For years, Buddy would talk about the fire to reporters and authors who came calling, but it seems that, sometime around the 25th anniversary of the fire in 1998, it became too painful for him to recount the death of Adam. Clearly, reliving these moments offered no catharsis, only unanswerable questions. According to friends still in contact with him, a part of Buddy still wonders if he did enough that night, during those few impossible seconds of chaos that meant death for so many, including a man he loved dearly. It’s too much for a mind to bear.
I reached out to Buddy, as due diligence, in the course of my reporting and heard nothing back from him and understand why. Although, in many ways, Buddy was the centrepiece of Up Stairs Lounge bar culture, I had to find ways to include his story without making him a central character, which would have been the easy and obvious route for me in the book. I actually think that not having him as an interview, and being forced to find Buddy’s old police statements and comments to newspapers, forced me to work harder and ultimately produced a better piece of work.
What were some of the most surprising aspects of the story that you discovered during your research?
It’s hard to recall what didn’t surprise me in the early reporting stages of the book. When I began, the historic tragedy had already attracted well-known scholars and activists, who produced several worthy documentaries and journalistic features and books. That body of work was intimidating, and a part of me wondered if there was any additional story to be discovered. At the very least, I thought my work would be some roundabout manner of informing myself.
There wasn’t supposed to be anything new. I remember sitting in the special archives section of the New Orleans Public Library - scanning microfiche - and finding a piece of evidence that flew in the face of all previous scholarship. I’d been led to believe that the New Orleans’ Archbishop Philip Hannan had never made a statement about the Up Stairs Lounge fire, despite his being in town in June of 1973. Supposedly, Hannan died in 2011 having never done so - a cloud of callousness and austerity that loomed over his great legacy.
Here I was, a first-time author in the same archive through which all of these experts had passed, and there, in the 19 July, 1973 issue of the Clarion Herald - the newspaper for the Catholic Archdiocese - I found that very Archbishop offering up prayers for the Up Stairs Lounge victims, and calling the fire a ‘holocaust of human lives.’ I couldn’t believe the evidence in front of me, I remember thinking to myself - why would I be the first to see this?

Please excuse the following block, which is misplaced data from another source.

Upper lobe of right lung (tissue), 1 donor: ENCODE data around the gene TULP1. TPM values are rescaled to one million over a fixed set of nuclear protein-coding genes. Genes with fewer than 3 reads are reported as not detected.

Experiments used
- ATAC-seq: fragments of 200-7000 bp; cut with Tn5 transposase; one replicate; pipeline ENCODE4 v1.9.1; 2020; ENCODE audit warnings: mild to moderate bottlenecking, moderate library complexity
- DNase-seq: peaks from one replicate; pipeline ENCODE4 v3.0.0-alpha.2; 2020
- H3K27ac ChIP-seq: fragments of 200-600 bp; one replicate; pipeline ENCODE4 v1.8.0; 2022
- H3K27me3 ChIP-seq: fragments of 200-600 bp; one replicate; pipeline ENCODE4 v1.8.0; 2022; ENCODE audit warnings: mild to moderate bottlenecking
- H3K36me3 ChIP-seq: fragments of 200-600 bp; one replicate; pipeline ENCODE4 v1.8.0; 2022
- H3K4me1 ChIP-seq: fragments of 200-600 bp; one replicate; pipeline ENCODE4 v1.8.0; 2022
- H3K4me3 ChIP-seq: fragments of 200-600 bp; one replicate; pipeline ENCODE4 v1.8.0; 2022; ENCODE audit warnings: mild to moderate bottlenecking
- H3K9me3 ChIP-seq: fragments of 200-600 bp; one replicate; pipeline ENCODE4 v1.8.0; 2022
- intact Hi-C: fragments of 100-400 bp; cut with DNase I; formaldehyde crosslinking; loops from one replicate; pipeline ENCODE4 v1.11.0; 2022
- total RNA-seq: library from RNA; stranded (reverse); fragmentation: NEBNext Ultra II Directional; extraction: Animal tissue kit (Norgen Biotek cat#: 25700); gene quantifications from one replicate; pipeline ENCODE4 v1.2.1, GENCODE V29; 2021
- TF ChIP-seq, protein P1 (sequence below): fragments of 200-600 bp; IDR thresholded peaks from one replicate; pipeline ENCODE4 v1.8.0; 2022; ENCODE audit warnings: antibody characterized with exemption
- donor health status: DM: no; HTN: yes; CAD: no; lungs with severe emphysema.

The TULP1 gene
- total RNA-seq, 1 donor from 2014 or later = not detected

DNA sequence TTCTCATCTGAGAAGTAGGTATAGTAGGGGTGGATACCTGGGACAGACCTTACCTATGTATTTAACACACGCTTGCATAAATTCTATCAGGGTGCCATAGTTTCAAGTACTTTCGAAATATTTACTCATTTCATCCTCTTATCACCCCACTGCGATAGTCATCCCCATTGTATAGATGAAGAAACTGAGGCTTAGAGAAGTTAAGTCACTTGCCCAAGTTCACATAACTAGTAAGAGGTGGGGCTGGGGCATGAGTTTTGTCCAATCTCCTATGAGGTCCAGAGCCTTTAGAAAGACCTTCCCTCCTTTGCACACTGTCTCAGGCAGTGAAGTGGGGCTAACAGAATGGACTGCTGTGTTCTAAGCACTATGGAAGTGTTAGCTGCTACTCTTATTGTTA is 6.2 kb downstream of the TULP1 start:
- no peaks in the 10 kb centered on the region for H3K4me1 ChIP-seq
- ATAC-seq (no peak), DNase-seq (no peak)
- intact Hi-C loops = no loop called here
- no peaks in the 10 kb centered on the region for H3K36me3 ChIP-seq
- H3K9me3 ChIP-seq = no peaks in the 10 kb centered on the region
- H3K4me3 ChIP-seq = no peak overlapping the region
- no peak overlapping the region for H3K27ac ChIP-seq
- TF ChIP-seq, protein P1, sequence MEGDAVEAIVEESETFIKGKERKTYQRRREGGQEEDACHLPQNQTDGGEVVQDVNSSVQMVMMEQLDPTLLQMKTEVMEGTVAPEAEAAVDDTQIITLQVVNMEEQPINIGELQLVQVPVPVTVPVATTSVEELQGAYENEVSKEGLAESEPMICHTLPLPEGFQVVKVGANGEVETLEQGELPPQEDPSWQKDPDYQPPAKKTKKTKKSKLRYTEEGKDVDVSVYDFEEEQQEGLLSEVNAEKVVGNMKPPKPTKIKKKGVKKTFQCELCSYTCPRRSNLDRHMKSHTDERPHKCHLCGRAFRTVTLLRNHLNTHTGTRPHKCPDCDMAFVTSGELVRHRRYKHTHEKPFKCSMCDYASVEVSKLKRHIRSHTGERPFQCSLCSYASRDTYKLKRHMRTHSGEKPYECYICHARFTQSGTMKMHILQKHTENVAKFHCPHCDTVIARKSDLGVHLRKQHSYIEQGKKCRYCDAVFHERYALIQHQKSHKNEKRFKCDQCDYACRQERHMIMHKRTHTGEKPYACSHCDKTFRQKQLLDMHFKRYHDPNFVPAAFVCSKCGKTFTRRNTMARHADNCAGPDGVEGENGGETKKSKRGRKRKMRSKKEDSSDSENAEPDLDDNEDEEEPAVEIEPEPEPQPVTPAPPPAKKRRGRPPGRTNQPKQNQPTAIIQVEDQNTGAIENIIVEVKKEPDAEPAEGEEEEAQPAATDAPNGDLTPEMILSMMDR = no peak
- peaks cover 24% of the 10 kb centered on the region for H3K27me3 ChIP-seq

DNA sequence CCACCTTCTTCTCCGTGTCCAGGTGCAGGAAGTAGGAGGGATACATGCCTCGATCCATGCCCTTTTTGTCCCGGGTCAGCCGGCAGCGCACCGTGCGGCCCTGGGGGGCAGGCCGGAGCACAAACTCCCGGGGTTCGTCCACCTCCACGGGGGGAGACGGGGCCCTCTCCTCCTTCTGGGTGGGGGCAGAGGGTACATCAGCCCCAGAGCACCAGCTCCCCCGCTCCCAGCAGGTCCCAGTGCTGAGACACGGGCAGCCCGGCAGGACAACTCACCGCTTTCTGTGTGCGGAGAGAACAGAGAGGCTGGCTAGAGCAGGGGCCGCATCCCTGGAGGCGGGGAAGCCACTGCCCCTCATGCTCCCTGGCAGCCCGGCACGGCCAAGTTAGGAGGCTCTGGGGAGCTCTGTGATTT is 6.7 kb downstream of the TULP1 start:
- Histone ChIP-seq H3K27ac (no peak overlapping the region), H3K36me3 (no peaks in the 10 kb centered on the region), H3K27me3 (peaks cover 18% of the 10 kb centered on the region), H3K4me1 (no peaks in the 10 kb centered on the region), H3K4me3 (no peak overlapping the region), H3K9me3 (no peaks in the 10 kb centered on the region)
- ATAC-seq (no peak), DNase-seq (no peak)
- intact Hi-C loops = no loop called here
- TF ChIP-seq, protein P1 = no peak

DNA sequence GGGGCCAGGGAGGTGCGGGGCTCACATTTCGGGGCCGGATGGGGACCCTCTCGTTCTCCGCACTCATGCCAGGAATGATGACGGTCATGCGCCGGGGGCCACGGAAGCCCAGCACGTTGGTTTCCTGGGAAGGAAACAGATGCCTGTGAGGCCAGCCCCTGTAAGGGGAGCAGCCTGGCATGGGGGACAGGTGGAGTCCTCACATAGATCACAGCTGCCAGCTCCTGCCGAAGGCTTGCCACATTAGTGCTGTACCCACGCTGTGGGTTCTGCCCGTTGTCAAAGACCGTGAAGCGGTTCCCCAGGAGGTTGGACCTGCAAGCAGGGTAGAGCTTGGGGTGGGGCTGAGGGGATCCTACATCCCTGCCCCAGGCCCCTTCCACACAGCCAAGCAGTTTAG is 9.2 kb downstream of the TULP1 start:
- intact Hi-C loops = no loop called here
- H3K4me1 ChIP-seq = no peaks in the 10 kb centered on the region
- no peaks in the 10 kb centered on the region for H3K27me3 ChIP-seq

It dawned on me that the Up Stairs Lounge was starting to show narrative threads, through which storytellers would pass in making a familiar series of conscious or unconscious turns on a path to delivering what was becoming a familiar Up Stairs Lounge narrative. This happens all the time with historical storytelling. Look at all the familiar yarns about Stonewall or Harvey Milk. Prior research builds upon prior research, resulting in a foundation of assumptions that isn’t always questioned, though the result - powerful narratives about 20th century homophobia - largely appeals to its audience.
I saw an opportunity to make a radical departure. It occurred to me that a new book would have to both leverage and remove itself from the established framework by posing questions that, it was clear from my vantage, hadn’t been fully asked. I hope saying that doesn’t upset some of my predecessors, who made important contributions and whom I deeply respect. All history builds on the palimpsest of itself, and yet each new work, if it’s to escape a category and reach a critical mass, must insist upon being its own piece of art.
Some major questions, central puzzle pieces really, that demanded exploration - What was the sociopolitical context surrounding this terrible blaze? If the fire existed in a 1970s, Creole world different than this one, then how did that world function? Could such a world conceal evidence like Archbishop Philip Hannan’s statement on the Up Stairs Lounge? These were my breakthrough points of inquiry, where it became clear to me that I was now telling a different type of queer narrative - one about an arson that took place in a 1973 society where closeted gays were invisible criminals, who often turned on each other, and seven out of ten Americans in the mainstream perceived homosexuality to be ‘always wrong.’
That sort of account was more nuanced and, to me, more honest than one in which I’d transplant contemporary values for the purpose of shaming the past or crafting a cautionary tale about 1970s America. I didn’t want to punish the past, much as a queer person like myself might be tempted to. I wanted to understand it and, if possible, to reconcile seemingly incomprehensible behaviour with a broader picture of human nature.